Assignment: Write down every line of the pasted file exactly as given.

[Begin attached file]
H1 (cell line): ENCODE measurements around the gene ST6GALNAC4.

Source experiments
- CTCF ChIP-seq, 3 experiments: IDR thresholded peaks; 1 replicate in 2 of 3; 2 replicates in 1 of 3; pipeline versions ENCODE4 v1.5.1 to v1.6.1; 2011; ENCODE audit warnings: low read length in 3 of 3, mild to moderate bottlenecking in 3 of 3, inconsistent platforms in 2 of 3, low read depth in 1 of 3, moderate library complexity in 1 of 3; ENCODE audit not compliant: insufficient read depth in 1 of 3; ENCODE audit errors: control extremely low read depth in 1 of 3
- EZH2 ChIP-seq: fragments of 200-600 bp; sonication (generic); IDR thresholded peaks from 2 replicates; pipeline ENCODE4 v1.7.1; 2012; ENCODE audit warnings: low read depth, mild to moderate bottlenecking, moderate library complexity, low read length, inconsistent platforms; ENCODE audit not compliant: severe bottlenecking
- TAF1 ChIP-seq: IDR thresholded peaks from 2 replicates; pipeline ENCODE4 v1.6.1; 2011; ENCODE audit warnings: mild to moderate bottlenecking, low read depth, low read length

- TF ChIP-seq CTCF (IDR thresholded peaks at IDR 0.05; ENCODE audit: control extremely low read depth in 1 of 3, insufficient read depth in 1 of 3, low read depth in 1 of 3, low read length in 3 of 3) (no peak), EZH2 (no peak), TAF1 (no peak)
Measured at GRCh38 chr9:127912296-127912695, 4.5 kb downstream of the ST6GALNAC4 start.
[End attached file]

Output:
H1 (cell line): ENCODE measurements around the gene ST6GALNAC4.

Source experiments
- CTCF ChIP-seq, 3 experiments: IDR thresholded peaks; 1 replicate in 2 of 3; 2 replicates in 1 of 3; pipeline versions ENCODE4 v1.5.1 to v1.6.1; 2011; ENCODE audit warnings: low read length in 3 of 3, mild to moderate bottlenecking in 3 of 3, inconsistent platforms in 2 of 3, low read depth in 1 of 3, moderate library complexity in 1 of 3; ENCODE audit not compliant: insufficient read depth in 1 of 3; ENCODE audit errors: control extremely low read depth in 1 of 3
- EZH2 ChIP-seq: fragments of 200-600 bp; sonication (generic); IDR thresholded peaks from 2 replicates; pipeline ENCODE4 v1.7.1; 2012; ENCODE audit warnings: low read depth, mild to moderate bottlenecking, moderate library complexity, low read length, inconsistent platforms; ENCODE audit not compliant: severe bottlenecking
- TAF1 ChIP-seq: IDR thresholded peaks from 2 replicates; pipeline ENCODE4 v1.6.1; 2011; ENCODE audit warnings: mild to moderate bottlenecking, low read depth, low read length

- TF ChIP-seq CTCF (IDR thresholded peaks at IDR 0.05; ENCODE audit: control extremely low read depth in 1 of 3, insufficient read depth in 1 of 3, low read depth in 1 of 3, low read length in 3 of 3) (no peak), EZH2 (no peak), TAF1 (no peak)
Measured at GRCh38 chr9:127912296-127912695, 4.5 kb downstream of the ST6GALNAC4 start.